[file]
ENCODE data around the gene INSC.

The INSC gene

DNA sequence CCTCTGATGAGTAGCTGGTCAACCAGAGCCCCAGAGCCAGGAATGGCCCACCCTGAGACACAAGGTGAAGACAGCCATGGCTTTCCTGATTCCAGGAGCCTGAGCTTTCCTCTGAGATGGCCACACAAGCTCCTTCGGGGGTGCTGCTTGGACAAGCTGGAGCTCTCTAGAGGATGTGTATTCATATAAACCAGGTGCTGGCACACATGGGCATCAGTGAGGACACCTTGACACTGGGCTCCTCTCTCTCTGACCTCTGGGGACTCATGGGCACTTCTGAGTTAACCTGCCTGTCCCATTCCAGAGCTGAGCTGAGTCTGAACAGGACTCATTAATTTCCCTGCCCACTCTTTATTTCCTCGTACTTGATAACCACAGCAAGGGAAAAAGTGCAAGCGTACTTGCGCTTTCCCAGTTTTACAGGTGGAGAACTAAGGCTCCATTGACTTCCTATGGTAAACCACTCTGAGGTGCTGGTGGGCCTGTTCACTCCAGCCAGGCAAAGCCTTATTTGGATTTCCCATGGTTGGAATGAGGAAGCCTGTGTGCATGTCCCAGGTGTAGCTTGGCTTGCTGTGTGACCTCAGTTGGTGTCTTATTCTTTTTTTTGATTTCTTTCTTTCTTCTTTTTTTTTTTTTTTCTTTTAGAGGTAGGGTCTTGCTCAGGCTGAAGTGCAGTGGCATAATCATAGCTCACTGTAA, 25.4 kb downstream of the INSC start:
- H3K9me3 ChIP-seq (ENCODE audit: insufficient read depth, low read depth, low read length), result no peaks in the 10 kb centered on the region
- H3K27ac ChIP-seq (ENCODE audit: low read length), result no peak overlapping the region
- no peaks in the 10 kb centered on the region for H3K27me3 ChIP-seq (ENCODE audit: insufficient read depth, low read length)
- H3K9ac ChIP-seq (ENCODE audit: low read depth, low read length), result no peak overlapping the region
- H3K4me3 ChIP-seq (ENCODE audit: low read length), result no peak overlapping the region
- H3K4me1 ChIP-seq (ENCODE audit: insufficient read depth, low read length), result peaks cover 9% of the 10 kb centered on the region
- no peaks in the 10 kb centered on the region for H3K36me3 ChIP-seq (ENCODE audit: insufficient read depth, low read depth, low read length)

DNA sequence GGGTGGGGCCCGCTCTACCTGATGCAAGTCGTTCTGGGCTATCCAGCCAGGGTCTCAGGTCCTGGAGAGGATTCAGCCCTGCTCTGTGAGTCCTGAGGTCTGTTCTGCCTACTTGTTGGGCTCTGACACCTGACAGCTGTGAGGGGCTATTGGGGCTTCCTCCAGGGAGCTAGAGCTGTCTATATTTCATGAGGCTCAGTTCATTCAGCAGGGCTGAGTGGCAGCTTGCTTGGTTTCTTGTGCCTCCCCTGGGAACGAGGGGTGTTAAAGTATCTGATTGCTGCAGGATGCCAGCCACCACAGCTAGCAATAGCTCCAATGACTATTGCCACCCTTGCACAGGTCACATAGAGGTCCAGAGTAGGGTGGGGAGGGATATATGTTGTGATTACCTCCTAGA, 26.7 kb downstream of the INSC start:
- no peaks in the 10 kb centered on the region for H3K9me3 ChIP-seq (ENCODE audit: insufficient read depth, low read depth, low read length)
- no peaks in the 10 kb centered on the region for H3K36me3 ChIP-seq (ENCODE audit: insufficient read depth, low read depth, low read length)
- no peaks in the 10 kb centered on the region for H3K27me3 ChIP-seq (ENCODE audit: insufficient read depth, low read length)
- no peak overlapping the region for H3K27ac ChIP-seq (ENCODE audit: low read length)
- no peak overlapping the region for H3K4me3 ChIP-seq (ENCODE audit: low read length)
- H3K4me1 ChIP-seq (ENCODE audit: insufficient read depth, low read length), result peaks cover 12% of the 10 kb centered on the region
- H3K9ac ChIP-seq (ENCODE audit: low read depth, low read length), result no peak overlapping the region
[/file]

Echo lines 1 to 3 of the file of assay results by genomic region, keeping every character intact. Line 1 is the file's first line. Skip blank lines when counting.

ENCODE data around the gene INSC.

The INSC gene

DNA sequence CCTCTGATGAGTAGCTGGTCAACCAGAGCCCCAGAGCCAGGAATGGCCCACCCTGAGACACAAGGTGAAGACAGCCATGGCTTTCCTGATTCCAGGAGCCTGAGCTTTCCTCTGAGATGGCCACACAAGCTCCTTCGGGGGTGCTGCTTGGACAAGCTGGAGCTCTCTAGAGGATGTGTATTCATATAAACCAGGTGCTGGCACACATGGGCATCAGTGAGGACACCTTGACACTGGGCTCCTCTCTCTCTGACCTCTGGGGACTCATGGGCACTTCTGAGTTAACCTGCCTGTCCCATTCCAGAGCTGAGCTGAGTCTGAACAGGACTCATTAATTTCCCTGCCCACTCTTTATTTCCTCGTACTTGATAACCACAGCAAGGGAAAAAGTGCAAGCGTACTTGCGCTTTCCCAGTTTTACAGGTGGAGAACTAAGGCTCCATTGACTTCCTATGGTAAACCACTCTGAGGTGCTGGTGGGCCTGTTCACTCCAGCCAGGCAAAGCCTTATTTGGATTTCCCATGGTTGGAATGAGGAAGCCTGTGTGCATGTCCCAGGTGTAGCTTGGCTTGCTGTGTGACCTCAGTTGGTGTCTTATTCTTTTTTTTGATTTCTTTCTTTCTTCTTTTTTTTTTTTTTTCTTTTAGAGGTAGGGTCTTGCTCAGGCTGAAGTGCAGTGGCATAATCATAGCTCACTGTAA, 25.4 kb downstream of the INSC start: